Nearly half of agri-businesses believe they are not prepared for Brexit

Nearly half of Irish food and agri-business small to medium-sized enterprises (SMEs) feel that they are not prepared for Brexit, according to a new report.

This week, ifac published its 2020 Food and Agribusiness Report, its third annual sentiment survey of Irish food and agri-business SMEs.

The survey was conducted by Amárach Research during June and July of this year – which ifac notes was “a very challenging period for many Irish businesses”.

Given the unprecedented impact of the global pandemic and a country-wide lockdown, positive sentiment among owners and CEOs of SMEs has declined this year.

The impact of the pandemic has been widespread; with six out of 10 SMEs using one or more Covid-19 supports to help manage the impact of the pandemic.

The Temporary Wage Subsidy Scheme was the most commonly used support, with 39% of businesses accessing it.

48% of SMEs not prepared for Brexit

Brexit is another pressure point, with only 48% of SMEs saying they believe that they are prepared for Brexit.

Medium-sized businesses are more likely to feel prepared reflecting an ability to allocate resources to Brexit planning.

The report also found that nearly one-third of respondents would consider selling their business in the next five years – a 60% increase on the 2019 figure.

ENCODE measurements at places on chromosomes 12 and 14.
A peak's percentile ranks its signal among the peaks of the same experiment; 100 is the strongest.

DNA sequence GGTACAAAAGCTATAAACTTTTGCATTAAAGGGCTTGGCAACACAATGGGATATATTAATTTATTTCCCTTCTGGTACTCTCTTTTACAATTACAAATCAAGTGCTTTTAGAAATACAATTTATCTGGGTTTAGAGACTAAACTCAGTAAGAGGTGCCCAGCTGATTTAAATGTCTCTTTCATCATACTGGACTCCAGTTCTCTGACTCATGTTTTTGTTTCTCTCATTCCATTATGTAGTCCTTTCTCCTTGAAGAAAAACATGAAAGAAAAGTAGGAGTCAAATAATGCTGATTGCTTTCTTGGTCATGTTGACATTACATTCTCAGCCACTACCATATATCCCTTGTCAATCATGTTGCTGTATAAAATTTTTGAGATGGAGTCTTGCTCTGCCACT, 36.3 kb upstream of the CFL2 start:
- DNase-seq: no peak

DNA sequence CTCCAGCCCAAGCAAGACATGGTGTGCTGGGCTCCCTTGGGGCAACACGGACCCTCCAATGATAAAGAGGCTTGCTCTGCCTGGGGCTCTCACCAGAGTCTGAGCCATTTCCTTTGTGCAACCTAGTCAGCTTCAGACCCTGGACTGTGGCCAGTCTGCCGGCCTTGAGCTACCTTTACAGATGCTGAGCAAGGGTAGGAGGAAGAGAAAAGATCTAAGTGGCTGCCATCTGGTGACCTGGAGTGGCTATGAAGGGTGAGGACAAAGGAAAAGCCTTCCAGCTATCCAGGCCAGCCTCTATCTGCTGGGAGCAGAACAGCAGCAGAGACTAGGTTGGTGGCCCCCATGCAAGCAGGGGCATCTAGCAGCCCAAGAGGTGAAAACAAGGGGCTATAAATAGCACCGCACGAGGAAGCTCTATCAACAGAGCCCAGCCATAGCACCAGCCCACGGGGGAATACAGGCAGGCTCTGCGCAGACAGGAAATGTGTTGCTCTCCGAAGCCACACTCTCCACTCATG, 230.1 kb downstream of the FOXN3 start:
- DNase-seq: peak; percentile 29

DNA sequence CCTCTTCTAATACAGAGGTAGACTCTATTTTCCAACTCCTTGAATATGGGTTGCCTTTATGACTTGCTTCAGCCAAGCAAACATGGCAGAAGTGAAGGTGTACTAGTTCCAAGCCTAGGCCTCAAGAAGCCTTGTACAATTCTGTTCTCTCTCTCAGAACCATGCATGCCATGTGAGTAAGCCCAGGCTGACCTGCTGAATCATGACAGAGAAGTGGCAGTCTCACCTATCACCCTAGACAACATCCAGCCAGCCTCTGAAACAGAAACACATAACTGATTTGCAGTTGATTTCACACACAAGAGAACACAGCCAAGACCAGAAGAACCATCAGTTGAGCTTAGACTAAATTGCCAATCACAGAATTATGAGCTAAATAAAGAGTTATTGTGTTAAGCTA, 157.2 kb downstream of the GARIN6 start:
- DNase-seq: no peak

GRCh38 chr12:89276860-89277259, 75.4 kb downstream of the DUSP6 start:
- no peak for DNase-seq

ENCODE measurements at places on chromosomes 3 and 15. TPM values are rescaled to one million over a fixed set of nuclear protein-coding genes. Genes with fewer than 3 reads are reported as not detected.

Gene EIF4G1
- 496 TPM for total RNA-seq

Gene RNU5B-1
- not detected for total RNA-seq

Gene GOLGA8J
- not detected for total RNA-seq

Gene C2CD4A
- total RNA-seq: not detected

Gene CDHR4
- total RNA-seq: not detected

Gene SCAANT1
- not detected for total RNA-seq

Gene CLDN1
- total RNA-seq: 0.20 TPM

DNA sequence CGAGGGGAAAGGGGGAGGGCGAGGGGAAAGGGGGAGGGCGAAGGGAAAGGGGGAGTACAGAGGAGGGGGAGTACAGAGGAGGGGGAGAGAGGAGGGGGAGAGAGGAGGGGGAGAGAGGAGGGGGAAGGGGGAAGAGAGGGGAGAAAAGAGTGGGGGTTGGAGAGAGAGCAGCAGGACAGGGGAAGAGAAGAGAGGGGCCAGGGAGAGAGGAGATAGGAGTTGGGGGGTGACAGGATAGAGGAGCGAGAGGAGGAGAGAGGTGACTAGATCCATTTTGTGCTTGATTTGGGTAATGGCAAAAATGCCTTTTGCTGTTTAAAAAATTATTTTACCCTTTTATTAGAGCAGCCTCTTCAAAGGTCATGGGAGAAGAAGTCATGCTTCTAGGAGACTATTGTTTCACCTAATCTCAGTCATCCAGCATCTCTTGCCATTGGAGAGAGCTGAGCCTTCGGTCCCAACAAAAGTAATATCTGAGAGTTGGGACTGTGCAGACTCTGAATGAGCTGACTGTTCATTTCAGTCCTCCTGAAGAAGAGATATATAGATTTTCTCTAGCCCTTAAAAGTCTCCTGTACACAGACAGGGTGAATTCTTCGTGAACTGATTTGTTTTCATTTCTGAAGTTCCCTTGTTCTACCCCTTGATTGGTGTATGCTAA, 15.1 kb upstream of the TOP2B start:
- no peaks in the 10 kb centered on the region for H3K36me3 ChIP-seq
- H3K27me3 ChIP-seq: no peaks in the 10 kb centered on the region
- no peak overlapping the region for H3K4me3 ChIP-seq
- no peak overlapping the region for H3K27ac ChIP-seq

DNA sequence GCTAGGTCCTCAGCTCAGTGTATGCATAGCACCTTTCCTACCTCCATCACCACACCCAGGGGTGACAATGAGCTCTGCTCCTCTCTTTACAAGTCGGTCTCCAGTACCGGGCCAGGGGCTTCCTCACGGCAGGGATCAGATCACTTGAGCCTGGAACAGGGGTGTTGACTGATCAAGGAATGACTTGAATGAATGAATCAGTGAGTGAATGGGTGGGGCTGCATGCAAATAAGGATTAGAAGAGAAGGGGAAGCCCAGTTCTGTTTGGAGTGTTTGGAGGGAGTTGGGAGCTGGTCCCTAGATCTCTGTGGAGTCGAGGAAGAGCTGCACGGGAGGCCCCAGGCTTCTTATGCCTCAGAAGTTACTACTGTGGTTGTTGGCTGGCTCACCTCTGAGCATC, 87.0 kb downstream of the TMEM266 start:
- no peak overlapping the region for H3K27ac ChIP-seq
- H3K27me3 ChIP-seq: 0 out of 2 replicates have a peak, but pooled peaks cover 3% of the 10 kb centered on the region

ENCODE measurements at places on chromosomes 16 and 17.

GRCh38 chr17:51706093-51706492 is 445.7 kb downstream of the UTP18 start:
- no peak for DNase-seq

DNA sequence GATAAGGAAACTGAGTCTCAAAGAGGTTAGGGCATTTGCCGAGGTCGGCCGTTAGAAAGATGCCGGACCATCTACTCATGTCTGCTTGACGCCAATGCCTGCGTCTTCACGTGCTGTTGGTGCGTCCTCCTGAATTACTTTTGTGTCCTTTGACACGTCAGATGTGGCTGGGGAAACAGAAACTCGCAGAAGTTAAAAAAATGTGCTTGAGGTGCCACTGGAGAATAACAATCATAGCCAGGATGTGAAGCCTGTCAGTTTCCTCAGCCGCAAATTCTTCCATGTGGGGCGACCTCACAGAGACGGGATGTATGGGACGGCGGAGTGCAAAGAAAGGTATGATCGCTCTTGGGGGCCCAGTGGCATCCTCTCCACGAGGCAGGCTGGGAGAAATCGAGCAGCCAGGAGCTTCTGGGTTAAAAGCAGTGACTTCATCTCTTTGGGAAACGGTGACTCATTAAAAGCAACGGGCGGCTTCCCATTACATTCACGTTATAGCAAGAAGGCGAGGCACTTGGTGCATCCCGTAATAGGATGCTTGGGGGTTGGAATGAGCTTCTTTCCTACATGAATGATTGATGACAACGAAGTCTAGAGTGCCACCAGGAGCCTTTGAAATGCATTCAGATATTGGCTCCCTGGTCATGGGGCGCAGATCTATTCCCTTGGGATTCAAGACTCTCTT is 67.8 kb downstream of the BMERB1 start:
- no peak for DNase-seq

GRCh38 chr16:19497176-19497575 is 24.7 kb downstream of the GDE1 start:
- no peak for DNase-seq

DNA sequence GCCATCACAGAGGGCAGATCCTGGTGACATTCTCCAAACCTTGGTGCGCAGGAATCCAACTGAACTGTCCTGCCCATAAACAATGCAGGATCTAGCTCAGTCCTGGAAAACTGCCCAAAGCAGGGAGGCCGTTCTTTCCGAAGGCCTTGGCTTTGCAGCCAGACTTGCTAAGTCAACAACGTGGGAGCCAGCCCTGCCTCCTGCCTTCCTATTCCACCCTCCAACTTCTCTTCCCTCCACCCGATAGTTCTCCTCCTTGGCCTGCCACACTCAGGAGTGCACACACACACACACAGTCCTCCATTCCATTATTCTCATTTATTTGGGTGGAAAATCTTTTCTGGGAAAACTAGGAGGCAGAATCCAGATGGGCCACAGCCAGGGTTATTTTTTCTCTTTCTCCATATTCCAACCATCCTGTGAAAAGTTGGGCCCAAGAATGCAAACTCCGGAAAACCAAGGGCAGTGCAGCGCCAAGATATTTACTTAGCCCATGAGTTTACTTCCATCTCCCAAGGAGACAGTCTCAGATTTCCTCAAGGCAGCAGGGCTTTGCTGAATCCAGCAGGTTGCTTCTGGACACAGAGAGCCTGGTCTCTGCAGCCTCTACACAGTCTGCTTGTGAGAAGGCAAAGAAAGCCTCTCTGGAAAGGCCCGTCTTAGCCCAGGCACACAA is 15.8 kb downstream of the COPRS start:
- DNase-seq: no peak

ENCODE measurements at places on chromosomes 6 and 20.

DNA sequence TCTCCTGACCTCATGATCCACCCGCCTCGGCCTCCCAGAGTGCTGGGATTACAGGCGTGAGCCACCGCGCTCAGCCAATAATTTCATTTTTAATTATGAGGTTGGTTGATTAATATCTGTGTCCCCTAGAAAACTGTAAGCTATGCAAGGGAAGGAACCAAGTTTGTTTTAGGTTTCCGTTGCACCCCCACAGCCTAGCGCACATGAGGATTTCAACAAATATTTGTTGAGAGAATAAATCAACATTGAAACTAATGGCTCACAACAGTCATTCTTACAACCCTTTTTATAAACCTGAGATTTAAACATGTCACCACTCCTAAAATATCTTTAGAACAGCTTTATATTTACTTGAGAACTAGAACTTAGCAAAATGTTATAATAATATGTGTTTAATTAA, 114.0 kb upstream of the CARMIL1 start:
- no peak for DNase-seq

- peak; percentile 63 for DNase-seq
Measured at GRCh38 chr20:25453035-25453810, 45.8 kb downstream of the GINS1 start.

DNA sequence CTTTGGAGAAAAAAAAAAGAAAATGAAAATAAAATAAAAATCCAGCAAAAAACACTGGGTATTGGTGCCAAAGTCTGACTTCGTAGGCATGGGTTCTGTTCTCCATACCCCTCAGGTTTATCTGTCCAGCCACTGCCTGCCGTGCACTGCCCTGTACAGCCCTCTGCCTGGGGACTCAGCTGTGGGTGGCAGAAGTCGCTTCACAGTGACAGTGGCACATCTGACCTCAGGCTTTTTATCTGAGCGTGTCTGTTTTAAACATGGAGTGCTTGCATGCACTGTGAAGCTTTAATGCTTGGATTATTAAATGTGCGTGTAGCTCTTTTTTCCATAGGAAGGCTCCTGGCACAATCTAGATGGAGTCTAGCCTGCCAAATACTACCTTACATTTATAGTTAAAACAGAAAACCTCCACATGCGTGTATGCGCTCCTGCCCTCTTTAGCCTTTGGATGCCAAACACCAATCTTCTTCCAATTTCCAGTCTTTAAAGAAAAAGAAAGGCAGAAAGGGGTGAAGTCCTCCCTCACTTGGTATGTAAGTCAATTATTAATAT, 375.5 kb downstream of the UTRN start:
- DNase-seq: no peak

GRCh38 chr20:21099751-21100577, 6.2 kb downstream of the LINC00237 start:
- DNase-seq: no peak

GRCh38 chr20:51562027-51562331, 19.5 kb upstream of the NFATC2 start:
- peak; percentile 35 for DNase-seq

Commenting on the report, David Leydon, head of food and agri-business at ifac, said:

Covid-19 and Brexit have created an exceptionally challenging environment for our Irish food and agri-business entrepreneurs across the country who make up this sector.

“Yet, despite all the challenges, the agility and adaptability of Irish food and agri-business SMEs has been clear in the recent period with many pivoting to build their digital capacity and trade online.”

Chief executive at ifac John Donoghue added that the food and agri-business sector is “at the very heart of regional Ireland”.

“Entrepreneurs in the industry create employment and opportunity for people who want to live and work in their local communities.

“Covid-19 is here and the impact of Brexit is coming soon; we encourage food and agri-businesses to shore up their defenses, innovate like never before and embrace change.”

Actions for agri-food sector in Brexit readiness plan

Meanwhile, the government has outlined a number of actions it will take to prepare the agri-food sector for the end of the Brexit transition period at the end of this year.

The transition period set out in the Brexit withdrawal agreement is due to come to an end on December 31 this year. The EU and UK are currently engaged in (rather slow-moving) negotiations towards a free trade deal.

If there is no trade deal in place by the end of the year (which looks increasingly likely at the moment), then the EU and the UK will trade on World Trade Organization (WTO) rules, resulting in tariffs on Irish agri-food products entering the UK.

Having a trade deal in place will be the best possible outcome. However, even with a deal, there are going to be a lot of changes to how we trade with the UK.